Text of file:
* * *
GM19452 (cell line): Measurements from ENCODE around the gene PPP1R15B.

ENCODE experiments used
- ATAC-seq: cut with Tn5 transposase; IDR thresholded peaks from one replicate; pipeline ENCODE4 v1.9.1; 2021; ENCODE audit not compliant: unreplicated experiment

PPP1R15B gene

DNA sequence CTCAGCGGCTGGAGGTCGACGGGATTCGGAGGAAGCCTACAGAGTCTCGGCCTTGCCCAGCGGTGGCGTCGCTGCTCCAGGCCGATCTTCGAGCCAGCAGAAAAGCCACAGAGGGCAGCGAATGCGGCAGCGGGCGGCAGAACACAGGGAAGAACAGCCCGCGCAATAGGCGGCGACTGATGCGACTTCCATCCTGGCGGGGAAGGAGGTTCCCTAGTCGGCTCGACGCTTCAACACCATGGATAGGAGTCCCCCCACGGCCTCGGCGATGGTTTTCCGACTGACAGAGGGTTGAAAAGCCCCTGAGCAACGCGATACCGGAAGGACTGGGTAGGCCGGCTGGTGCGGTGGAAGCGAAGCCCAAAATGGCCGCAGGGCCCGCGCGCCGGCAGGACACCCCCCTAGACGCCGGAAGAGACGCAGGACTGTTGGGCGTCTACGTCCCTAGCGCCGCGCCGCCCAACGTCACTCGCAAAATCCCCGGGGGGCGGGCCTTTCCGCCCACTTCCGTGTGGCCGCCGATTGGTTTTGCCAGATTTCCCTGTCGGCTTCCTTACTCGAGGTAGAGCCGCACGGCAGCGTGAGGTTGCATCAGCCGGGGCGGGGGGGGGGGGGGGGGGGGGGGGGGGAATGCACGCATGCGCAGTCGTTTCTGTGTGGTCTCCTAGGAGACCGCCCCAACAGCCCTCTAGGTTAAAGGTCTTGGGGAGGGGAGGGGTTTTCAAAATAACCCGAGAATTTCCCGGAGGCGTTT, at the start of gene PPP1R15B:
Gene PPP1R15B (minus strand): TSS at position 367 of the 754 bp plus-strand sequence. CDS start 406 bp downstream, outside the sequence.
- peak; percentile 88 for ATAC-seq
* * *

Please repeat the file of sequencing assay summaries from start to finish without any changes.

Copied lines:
GM19452 (cell line): Measurements from ENCODE around the gene PPP1R15B.

ENCODE experiments used
- ATAC-seq: cut with Tn5 transposase; IDR thresholded peaks from one replicate; pipeline ENCODE4 v1.9.1; 2021; ENCODE audit not compliant: unreplicated experiment

PPP1R15B gene

DNA sequence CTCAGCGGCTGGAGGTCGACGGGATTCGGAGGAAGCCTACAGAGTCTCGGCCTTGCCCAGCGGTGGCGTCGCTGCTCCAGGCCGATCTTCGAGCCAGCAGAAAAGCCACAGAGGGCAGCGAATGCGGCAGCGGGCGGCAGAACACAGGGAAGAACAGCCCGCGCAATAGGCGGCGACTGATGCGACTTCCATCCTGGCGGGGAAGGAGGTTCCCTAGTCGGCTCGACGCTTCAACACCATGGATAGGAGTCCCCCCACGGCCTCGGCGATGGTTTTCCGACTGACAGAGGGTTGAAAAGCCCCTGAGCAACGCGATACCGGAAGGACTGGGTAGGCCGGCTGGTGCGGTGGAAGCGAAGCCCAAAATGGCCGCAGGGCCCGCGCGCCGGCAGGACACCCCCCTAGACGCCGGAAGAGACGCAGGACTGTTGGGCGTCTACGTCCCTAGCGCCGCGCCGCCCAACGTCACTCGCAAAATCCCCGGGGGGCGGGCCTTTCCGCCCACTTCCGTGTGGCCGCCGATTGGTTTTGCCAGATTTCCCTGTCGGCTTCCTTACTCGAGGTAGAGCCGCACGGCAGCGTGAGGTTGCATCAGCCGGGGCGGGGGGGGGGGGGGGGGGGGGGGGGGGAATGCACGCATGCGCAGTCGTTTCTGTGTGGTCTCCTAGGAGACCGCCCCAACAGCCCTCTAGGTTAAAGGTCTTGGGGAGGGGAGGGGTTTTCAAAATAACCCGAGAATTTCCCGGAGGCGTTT, at the start of gene PPP1R15B:
Gene PPP1R15B (minus strand): TSS at position 367 of the 754 bp plus-strand sequence. CDS start 406 bp downstream, outside the sequence.
- peak; percentile 88 for ATAC-seq